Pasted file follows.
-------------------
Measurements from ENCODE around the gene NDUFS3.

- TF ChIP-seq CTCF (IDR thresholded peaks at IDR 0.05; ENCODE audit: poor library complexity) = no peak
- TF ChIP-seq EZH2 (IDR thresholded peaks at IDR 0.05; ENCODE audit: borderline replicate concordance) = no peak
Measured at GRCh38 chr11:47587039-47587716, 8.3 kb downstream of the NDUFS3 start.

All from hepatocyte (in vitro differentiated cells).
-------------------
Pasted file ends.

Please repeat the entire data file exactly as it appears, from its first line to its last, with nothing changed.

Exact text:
Measurements from ENCODE around the gene NDUFS3.

- TF ChIP-seq CTCF (IDR thresholded peaks at IDR 0.05; ENCODE audit: poor library complexity) = no peak
- TF ChIP-seq EZH2 (IDR thresholded peaks at IDR 0.05; ENCODE audit: borderline replicate concordance) = no peak
Measured at GRCh38 chr11:47587039-47587716, 8.3 kb downstream of the NDUFS3 start.

All from hepatocyte (in vitro differentiated cells).